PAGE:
Donner Discusses and Reviews Every Single Star Trek Episode and Movie: The Returnining

Joined: Aug 2014
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Here's the thing, Robin. They already have Dilithium. Where they're at right now they probably can only do warp five ( for comparison, TNG has warp 9). That base they were trying to save was responsible for 40% of the Federation's Dilithium harvest. Which begs the question, why leave such an integral part of your war effort, in the middle of a war, undefended?
Oct 12, 2017 12:37 AM
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Evan SolomonHere's the thing, Robin. They already have Dilithium. Where they're at right now they probably can only do warp five ( for comparison, TNG has warp 9). That base they were trying to save was responsible for 40% of the Federation's Dilithium harvest. Which begs the question, why leave such an integral part of your war effort, in the middle of a war, undefended?

Probably the same reason why the Enterprise was always the only Starship in the sector to protect Earth.
Probably the same reason why The Orville wasn't designed to detect dark matter that could easily destroy it.
Probably the same reason Babylon 5 just happened to be built in orbit of a planet with an ancient machine that could do anything they needed.
Probably the same reason why C3P0 and R2D2 just happened to run into Anakin Skywalker's kid on Tatooine.
Probably the same reason the Doctor can go anywhere in time and space, but mostly hangs around England.
Because contrivances happen and they're necessary to plots.
Oct 12, 2017 3:33 AM
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I'm agreeing with Donner's review particularly because I like the little surprises each week revealing a little more mystery. I don't necessarily like a few of the specifics but its very interesting how they tied the creature and the first episode stuff about biology/physics and turned it into using the creature to navigate using their spore drive. That's pretty cool. Its very Dune-y. Also you feel you are going to know these characters very differently as the show develops. We aren't just upfront about this guy has this superpower or this unique skill like Orville.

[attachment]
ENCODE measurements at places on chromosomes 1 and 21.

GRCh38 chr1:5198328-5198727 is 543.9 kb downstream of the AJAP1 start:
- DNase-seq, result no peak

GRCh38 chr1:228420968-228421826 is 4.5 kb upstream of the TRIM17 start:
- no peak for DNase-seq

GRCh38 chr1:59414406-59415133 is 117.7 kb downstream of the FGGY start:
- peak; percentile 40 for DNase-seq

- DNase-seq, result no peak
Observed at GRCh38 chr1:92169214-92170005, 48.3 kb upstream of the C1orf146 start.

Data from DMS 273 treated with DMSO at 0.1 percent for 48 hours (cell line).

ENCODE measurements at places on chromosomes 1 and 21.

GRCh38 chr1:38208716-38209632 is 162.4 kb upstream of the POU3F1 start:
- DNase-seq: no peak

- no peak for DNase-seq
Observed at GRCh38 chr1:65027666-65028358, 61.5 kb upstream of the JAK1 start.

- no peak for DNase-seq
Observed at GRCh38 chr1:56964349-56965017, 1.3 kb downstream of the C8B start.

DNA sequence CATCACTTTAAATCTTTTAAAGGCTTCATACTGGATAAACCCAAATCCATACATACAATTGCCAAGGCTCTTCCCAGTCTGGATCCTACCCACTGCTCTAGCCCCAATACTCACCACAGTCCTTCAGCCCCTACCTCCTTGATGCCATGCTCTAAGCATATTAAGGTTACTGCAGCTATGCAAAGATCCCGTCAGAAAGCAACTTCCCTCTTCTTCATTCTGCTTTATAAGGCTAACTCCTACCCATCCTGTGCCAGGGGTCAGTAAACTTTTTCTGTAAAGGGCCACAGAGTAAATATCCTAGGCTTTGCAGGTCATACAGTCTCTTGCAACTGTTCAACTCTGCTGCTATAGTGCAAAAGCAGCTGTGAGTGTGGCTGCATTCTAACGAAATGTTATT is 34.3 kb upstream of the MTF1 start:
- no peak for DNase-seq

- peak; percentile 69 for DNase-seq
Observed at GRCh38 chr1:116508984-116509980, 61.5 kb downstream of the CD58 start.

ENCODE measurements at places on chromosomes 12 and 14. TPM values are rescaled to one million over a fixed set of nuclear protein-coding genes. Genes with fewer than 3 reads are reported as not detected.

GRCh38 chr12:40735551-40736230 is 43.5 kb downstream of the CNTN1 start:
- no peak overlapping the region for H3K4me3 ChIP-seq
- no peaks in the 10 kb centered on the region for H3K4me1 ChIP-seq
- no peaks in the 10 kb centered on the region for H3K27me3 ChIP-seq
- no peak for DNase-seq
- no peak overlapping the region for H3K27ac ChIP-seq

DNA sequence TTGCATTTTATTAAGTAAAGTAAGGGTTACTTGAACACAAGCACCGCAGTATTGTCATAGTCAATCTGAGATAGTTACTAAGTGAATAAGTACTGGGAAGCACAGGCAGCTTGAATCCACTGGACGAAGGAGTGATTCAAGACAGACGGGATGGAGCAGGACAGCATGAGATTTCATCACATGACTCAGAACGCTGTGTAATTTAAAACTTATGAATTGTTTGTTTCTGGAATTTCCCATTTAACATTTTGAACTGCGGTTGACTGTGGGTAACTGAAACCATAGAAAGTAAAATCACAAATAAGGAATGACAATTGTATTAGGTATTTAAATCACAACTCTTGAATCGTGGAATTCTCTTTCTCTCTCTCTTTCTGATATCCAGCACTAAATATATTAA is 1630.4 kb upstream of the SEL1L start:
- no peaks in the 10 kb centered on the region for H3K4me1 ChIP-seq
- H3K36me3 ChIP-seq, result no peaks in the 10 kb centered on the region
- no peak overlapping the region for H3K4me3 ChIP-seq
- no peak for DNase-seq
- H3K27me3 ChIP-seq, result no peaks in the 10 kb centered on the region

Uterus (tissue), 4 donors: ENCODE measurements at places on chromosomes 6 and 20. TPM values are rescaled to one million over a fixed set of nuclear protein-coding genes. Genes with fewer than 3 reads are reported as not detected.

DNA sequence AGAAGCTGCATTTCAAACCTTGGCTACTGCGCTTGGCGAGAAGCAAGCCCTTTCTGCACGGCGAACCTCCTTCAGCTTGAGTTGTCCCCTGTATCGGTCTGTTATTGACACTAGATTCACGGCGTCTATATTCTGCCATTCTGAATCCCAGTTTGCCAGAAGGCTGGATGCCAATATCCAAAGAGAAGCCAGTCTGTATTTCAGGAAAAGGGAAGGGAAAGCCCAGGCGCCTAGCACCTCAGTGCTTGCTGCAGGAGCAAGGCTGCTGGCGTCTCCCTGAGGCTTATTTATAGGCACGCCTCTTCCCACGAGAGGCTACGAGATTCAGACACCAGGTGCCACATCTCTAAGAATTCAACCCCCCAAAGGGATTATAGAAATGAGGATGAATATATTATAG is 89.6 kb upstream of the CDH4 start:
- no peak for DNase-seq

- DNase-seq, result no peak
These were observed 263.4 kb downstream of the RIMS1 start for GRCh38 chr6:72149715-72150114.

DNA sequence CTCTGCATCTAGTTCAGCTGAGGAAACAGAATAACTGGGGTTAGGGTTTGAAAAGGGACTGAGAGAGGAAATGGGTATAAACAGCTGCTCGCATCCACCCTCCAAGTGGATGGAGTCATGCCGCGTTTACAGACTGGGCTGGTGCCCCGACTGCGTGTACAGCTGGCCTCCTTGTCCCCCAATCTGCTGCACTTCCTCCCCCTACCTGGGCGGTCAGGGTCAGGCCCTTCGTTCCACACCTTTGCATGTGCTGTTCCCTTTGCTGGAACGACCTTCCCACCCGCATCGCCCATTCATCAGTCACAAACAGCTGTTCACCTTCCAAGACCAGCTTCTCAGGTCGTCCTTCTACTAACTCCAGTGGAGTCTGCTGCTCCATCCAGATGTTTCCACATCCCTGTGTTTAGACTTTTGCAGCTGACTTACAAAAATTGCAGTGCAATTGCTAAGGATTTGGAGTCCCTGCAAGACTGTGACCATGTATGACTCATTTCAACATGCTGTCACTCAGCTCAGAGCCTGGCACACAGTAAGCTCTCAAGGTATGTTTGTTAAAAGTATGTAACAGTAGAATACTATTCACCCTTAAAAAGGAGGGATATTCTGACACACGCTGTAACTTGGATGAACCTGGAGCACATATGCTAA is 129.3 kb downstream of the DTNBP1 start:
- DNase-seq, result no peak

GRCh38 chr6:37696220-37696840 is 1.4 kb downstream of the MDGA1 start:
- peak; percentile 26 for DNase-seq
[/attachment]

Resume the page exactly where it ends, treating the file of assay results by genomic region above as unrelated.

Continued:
Oct 12, 2017 9:11 PM
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Evan SolomonHere's the thing, Robin. They already have Dilithium. Where they're at right now they probably can only do warp five ( for comparison, TNG has warp 9). That base they were trying to save was responsible for 40% of the Federation's Dilithium harvest. Which begs the question, why leave such an integral part of your war effort, in the middle of a war, undefended?

There I go again missing the finer points. I can't answer the question which is fair mostly because it never crossed my mind. I can only rationalize an answer.
If someone likes the show they are inclined to rationalize and if not find flaws in a lot of stuff they might let go. I thought the big takeaway from the episode is it established at least for now the Discovery can now go anywhere in the galaxy at a moment's notice. But there is a toll taken on the creature...and that can be potentially dangerous. But it opens up story telling possibilities which is the purpose of adding magical technology. One thing I don't like is I have to leave the kitchen to go back to the television whenever the Klingons are talking. Mostly what I got out of the Klingons is they want to double down on their cloaking advantage. I don't know if TNG or some other series ever handled it but it seems like this series could make a really good meaningful story about how the Klingons appropriated Romulan technology.
Oct 12, 2017 9:30 PM
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Donner
Evan SolomonHere's the thing, Robin. They already have Dilithium. Where they're at right now they probably can only do warp five ( for comparison, TNG has warp 9). That base they were trying to save was responsible for 40% of the Federation's Dilithium harvest. Which begs the question, why leave such an integral part of your war effort, in the middle of a war, undefended?

Probably the same reason why the Enterprise was always the only Starship in the sector to protect Earth.
Probably the same reason why The Orville wasn't designed to detect dark matter that could easily destroy it.
Probably the same reason Babylon 5 just happened to be built in orbit of a planet with an ancient machine that could do anything they needed.
Probably the same reason why C3P0 and R2D2 just happened to run into Anakin Skywalker's kid on Tatooine.
Probably the same reason the Doctor can go anywhere in time and space, but mostly hangs around England.
Because contrivances happen and they're necessary to plots.